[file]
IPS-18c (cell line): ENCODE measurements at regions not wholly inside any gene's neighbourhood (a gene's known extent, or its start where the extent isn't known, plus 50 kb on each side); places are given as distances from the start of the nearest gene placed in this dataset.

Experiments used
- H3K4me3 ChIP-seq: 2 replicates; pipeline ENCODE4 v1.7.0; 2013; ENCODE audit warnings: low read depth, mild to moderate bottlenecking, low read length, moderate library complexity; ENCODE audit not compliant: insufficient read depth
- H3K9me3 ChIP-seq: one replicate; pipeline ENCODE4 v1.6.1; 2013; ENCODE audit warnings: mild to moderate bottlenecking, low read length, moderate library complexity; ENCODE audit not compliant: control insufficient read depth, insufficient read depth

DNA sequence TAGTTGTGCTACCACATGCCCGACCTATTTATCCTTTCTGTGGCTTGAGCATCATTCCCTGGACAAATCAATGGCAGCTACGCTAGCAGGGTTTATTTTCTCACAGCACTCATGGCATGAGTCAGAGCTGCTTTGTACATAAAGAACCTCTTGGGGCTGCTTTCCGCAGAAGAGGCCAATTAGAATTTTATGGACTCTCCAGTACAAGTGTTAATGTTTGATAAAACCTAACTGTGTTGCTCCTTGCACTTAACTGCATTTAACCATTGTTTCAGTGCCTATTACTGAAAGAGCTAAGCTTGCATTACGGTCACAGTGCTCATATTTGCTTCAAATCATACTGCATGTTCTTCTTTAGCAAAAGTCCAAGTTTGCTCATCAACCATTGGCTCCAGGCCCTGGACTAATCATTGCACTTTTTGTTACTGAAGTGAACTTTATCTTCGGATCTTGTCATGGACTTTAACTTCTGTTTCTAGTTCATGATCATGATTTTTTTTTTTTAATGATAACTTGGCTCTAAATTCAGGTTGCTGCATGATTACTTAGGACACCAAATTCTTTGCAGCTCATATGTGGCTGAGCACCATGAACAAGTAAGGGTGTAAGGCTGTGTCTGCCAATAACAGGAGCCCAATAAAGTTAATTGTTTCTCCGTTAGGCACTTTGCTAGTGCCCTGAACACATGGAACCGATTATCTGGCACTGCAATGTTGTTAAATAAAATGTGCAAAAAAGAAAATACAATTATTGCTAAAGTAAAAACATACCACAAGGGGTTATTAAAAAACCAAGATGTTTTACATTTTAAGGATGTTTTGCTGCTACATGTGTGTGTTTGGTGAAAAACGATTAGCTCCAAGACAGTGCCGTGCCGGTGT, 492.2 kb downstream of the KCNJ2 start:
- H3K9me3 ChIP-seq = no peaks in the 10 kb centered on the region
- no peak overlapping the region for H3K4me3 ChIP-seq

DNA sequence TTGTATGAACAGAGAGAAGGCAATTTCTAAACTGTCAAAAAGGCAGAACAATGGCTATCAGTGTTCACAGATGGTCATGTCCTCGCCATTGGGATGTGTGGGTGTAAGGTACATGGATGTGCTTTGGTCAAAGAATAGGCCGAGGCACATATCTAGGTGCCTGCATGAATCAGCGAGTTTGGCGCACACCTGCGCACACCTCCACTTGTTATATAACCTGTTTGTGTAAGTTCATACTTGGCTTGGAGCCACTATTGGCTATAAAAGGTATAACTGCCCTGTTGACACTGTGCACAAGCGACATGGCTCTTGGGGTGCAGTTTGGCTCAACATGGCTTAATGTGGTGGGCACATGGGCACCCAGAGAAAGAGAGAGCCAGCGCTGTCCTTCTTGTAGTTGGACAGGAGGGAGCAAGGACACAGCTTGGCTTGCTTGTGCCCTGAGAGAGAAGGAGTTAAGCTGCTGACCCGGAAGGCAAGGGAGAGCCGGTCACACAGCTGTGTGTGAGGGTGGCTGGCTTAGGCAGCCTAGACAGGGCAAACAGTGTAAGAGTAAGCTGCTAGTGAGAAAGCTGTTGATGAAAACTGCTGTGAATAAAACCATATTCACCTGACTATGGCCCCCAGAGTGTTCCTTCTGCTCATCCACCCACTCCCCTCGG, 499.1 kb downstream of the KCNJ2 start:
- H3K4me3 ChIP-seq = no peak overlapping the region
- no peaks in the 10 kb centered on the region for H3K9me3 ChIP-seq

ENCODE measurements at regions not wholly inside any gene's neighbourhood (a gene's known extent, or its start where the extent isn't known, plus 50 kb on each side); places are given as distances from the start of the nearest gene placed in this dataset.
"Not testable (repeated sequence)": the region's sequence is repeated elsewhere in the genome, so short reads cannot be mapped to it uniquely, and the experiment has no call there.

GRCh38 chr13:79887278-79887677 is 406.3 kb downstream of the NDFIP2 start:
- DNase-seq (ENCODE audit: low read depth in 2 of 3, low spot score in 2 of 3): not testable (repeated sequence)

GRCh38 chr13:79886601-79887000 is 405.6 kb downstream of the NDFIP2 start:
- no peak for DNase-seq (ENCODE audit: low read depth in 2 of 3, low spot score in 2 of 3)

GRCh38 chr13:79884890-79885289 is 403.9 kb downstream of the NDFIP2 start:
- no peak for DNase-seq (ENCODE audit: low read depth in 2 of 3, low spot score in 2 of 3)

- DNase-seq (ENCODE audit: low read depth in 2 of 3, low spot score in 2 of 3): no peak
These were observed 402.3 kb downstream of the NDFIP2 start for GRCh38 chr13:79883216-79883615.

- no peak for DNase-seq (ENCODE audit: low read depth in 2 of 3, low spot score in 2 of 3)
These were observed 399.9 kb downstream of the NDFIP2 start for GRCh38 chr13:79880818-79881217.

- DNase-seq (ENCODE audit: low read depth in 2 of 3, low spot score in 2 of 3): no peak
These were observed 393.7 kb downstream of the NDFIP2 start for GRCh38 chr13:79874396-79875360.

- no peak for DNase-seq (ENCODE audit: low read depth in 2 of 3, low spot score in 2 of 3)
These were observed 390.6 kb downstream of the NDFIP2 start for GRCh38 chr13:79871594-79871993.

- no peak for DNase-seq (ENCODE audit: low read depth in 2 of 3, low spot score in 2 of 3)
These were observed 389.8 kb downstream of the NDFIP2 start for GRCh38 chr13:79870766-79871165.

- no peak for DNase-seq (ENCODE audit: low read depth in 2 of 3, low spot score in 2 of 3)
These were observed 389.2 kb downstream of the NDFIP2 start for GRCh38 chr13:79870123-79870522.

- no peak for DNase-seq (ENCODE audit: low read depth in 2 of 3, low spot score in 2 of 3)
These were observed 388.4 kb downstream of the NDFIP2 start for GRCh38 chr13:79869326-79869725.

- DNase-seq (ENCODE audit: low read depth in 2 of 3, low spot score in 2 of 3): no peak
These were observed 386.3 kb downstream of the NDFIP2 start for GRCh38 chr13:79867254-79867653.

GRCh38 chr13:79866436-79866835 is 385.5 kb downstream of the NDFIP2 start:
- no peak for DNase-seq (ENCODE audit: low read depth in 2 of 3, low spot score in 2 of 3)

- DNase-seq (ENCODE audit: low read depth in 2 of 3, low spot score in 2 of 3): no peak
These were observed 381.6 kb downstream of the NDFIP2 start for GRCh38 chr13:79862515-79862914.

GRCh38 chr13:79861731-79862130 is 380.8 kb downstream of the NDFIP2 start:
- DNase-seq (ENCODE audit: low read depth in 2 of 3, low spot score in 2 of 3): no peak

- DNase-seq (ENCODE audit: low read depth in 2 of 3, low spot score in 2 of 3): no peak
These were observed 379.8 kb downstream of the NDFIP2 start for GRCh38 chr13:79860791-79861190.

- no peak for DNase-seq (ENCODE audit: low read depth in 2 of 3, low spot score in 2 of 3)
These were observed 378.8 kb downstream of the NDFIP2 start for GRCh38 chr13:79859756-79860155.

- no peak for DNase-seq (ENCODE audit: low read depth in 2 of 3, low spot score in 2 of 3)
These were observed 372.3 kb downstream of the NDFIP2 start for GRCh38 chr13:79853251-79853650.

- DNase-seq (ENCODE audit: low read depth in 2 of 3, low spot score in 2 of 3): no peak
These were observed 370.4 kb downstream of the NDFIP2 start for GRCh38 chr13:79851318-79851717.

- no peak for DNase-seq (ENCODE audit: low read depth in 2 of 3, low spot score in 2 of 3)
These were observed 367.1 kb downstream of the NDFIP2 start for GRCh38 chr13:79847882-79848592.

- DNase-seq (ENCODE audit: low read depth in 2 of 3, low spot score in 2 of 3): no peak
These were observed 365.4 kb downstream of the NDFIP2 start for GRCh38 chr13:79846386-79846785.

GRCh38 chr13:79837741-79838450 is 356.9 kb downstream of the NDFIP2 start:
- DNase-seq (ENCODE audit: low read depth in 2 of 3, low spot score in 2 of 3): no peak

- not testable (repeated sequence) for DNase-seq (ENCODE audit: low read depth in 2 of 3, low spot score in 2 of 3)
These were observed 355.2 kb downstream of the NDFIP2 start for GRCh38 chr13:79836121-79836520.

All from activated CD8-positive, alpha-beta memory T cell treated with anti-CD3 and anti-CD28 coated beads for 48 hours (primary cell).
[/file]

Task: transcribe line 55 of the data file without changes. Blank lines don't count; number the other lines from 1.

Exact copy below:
- not testable (repeated sequence) for DNase-seq (ENCODE audit: low read depth in 2 of 3, low spot score in 2 of 3)